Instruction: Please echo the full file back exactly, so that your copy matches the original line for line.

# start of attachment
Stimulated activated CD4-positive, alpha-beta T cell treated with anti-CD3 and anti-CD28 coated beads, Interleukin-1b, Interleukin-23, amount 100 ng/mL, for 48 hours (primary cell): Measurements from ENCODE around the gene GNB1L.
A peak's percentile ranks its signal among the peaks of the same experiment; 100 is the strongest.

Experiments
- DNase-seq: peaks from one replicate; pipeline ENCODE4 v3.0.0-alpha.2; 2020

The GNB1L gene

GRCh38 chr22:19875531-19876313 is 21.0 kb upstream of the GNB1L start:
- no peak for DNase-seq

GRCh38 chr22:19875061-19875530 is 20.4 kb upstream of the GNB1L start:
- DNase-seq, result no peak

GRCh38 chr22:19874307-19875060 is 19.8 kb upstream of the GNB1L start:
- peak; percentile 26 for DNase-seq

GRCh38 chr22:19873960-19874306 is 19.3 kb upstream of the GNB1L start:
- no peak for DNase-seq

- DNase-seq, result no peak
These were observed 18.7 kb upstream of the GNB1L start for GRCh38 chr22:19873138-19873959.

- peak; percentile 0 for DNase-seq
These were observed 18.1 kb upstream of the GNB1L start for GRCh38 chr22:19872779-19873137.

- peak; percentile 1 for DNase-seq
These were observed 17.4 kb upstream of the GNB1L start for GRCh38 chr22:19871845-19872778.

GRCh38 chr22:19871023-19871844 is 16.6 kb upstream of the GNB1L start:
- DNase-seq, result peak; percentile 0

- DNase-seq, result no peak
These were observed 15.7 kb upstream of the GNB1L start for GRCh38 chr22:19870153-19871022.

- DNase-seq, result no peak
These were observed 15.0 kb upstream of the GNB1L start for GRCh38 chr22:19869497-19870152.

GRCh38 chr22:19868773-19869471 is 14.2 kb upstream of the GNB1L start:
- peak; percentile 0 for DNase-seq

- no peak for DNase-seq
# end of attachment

Stimulated activated CD4-positive, alpha-beta T cell treated with anti-CD3 and anti-CD28 coated beads, Interleukin-1b, Interleukin-23, amount 100 ng/mL, for 48 hours (primary cell): Measurements from ENCODE around the gene GNB1L.
A peak's percentile ranks its signal among the peaks of the same experiment; 100 is the strongest.

Experiments
- DNase-seq: peaks from one replicate; pipeline ENCODE4 v3.0.0-alpha.2; 2020

The GNB1L gene

GRCh38 chr22:19875531-19876313 is 21.0 kb upstream of the GNB1L start:
- no peak for DNase-seq

GRCh38 chr22:19875061-19875530 is 20.4 kb upstream of the GNB1L start:
- DNase-seq, result no peak

GRCh38 chr22:19874307-19875060 is 19.8 kb upstream of the GNB1L start:
- peak; percentile 26 for DNase-seq

GRCh38 chr22:19873960-19874306 is 19.3 kb upstream of the GNB1L start:
- no peak for DNase-seq

- DNase-seq, result no peak
These were observed 18.7 kb upstream of the GNB1L start for GRCh38 chr22:19873138-19873959.

- peak; percentile 0 for DNase-seq
These were observed 18.1 kb upstream of the GNB1L start for GRCh38 chr22:19872779-19873137.

- peak; percentile 1 for DNase-seq
These were observed 17.4 kb upstream of the GNB1L start for GRCh38 chr22:19871845-19872778.

GRCh38 chr22:19871023-19871844 is 16.6 kb upstream of the GNB1L start:
- DNase-seq, result peak; percentile 0

- DNase-seq, result no peak
These were observed 15.7 kb upstream of the GNB1L start for GRCh38 chr22:19870153-19871022.

- DNase-seq, result no peak
These were observed 15.0 kb upstream of the GNB1L start for GRCh38 chr22:19869497-19870152.

GRCh38 chr22:19868773-19869471 is 14.2 kb upstream of the GNB1L start:
- peak; percentile 0 for DNase-seq

- no peak for DNase-seq